Mr Kony wants further assurances about war crimes indictments
Ugandan government negotiators have left the jungle venue in southern Sudan where a peace deal was due to be signed with the Lord's Resistance Army rebels.
Internal Affairs Minister Ruhakana Rugunda said they would return if the rebel group was ready to sign.
Earlier, LRA negotiator David Matsanga resigned after LRA leader Joseph Kony failed to sign the deal on Thursday.
Mediators had been gathered on the border of Sudan and the Democratic Republic of Congo for the ceremony.
The BBC's Sarah Grainger in southern Sudan says mediators and the United Nations had transformed the bush close to the venue of the signing ceremony into an elaborate camp, complete with electricity and a hot buffet and had flown in dozens of journalists to report on the event.
But officials say Mr Kony refused to come out of hiding to sign until key issues on war crimes were clarified.
The two-decade conflict has cost tens of thousands of lives and is notorious for atrocities against children.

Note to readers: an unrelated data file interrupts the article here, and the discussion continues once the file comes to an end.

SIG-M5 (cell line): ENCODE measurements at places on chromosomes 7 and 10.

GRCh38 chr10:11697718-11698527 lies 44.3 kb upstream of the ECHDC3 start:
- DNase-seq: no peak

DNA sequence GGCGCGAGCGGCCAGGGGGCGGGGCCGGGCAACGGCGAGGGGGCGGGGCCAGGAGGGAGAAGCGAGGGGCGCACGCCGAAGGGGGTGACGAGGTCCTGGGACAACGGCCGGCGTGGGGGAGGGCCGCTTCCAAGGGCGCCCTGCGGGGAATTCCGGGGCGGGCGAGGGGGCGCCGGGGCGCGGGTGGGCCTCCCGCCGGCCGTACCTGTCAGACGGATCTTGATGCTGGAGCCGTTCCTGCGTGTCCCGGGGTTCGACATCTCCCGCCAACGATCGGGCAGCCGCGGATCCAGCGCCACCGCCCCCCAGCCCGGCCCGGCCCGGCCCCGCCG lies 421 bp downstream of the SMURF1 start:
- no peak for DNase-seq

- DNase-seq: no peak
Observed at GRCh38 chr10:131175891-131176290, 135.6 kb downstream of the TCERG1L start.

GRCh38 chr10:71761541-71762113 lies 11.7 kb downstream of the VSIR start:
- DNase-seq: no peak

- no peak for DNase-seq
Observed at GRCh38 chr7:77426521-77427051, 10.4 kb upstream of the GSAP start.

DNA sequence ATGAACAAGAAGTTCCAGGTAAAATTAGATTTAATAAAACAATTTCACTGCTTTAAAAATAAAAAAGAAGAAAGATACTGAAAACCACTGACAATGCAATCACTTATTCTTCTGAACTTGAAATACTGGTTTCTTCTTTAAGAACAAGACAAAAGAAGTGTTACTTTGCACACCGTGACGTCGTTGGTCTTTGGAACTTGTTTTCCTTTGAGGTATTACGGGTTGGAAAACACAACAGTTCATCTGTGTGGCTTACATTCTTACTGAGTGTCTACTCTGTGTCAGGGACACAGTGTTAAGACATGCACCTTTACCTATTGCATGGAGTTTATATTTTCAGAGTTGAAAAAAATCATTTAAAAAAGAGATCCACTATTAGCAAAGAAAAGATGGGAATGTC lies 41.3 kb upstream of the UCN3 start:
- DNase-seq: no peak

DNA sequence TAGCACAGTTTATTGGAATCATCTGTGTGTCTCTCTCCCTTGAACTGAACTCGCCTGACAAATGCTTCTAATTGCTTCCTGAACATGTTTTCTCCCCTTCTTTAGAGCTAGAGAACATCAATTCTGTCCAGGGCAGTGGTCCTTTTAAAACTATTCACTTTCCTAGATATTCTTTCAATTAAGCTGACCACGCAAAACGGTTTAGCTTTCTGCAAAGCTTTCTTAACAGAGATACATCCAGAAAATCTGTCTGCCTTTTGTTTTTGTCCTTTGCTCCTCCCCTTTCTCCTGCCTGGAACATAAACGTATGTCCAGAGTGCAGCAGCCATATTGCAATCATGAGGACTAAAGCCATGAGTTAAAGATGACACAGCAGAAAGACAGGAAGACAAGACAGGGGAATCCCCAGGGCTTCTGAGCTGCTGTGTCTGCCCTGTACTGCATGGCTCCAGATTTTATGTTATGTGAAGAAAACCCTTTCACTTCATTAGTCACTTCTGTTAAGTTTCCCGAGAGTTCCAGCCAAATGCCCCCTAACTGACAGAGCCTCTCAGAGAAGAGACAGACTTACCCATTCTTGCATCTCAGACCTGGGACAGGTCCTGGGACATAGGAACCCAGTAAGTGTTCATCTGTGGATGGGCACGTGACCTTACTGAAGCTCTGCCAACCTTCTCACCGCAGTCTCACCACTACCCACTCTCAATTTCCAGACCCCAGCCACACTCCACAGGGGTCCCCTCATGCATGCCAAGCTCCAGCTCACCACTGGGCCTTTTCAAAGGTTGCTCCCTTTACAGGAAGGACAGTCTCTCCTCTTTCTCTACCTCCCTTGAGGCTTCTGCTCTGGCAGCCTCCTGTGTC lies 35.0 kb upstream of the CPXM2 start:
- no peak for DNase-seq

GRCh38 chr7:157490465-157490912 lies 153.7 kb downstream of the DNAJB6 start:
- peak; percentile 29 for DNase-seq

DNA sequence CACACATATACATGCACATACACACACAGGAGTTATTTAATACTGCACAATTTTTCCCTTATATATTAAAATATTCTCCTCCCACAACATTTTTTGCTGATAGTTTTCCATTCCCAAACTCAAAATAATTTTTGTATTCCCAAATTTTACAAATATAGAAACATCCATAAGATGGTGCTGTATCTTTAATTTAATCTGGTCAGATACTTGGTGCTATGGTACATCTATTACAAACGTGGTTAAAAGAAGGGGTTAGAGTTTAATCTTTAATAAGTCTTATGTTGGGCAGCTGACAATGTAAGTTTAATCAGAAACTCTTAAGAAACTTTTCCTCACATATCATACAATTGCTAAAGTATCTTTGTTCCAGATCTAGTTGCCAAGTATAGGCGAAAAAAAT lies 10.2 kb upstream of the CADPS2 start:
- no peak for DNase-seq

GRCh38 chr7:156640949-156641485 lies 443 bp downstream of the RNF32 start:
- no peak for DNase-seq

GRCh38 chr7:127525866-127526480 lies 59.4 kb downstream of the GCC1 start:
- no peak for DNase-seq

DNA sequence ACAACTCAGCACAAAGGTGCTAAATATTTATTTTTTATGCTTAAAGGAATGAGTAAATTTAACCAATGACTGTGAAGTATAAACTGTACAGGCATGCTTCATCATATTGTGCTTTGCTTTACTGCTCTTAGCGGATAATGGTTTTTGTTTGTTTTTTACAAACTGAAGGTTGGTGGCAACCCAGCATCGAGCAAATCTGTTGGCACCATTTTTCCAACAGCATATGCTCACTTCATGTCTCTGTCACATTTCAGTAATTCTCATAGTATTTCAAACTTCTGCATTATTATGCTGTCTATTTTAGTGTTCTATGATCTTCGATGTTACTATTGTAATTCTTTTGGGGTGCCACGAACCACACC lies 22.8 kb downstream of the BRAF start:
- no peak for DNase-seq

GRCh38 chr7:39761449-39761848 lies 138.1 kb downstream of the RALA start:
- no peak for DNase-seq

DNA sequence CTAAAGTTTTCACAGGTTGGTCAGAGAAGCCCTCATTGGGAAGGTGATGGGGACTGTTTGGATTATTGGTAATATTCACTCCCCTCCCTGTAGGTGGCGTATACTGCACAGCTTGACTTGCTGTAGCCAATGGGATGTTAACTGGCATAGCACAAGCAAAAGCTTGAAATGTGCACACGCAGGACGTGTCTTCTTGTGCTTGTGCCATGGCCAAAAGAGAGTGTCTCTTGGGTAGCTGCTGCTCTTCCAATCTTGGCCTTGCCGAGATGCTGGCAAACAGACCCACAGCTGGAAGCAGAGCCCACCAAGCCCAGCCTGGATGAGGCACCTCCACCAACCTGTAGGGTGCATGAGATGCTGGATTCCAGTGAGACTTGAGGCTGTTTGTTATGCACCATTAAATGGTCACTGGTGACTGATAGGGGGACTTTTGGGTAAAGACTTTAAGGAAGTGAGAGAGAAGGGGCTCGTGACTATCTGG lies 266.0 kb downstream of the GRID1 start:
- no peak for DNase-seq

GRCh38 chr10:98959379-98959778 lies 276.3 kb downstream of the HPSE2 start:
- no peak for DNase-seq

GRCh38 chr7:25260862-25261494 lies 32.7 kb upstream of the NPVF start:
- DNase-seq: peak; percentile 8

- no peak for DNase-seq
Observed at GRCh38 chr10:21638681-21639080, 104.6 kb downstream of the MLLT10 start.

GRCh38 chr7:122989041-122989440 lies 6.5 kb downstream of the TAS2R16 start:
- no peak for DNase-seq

Our correspondent says the entire peace process now looks to be on shaky ground.
"We are going back to Uganda until we are informed by the chief mediator when the Lord's Resistance Army will be ready to sign," Mr Rugunda said, Reuters news agency reports.
The LRA are notorious for mutilating victims
A "cessation of hostilities" agreement signed between the government and rebels is due to expire next week.
The Ugandan government has said circumstances will have to change drastically if it is to be renewed.
Our correspondent says there has been very little communication between Mr Kony and others at the peace talks.
Mr Kony sacked his previous negotiator in December and brought in Mr Matsanga in January.
But Mr Matsanga told journalists he was tired of the situation and did not feel he could do anything more.
He also admitted that he had not spoken to Mr Kony for four days.
Mr Kony and two of his commanders are wanted by the International Criminal Court (ICC) at The Hague for alleged war crimes.
During peace talks, which began in 2006, it was agreed that a special division of the Uganda High Court would be set up to try those accused of serious crimes.
But news agencies reported that Mr Kony wanted further reassurances about the mechanisms that would be used to try LRA members for war crimes.
The signing ceremony was first postponed last week at Mr Kony's request.
It was rescheduled to take place on Thursday at a camp in the jungle town of Ri-Kwangba in southern Sudan.